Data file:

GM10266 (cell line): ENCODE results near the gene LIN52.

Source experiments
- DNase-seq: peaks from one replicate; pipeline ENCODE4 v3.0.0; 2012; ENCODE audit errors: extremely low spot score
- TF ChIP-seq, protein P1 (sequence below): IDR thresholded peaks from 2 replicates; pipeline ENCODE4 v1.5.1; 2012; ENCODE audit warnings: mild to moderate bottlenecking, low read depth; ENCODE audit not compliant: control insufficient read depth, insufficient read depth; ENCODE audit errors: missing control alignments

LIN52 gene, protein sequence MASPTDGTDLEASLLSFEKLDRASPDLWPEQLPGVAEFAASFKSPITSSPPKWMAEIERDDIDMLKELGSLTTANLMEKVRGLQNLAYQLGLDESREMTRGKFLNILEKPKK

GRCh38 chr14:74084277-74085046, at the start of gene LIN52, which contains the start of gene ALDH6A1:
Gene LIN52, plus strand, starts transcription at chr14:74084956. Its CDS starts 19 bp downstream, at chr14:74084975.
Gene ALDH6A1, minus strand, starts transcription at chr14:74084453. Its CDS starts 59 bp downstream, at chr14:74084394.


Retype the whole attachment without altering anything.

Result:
GM10266 (cell line): ENCODE results near the gene LIN52.

Source experiments
- DNase-seq: peaks from one replicate; pipeline ENCODE4 v3.0.0; 2012; ENCODE audit errors: extremely low spot score
- TF ChIP-seq, protein P1 (sequence below): IDR thresholded peaks from 2 replicates; pipeline ENCODE4 v1.5.1; 2012; ENCODE audit warnings: mild to moderate bottlenecking, low read depth; ENCODE audit not compliant: control insufficient read depth, insufficient read depth; ENCODE audit errors: missing control alignments

LIN52 gene, protein sequence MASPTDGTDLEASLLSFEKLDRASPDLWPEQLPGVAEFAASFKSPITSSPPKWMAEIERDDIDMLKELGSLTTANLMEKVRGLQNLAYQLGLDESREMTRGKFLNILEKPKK

GRCh38 chr14:74084277-74085046, at the start of gene LIN52, which contains the start of gene ALDH6A1:
Gene LIN52, plus strand, starts transcription at chr14:74084956. Its CDS starts 19 bp downstream, at chr14:74084975.
Gene ALDH6A1, minus strand, starts transcription at chr14:74084453. Its CDS starts 59 bp downstream, at chr14:74084394.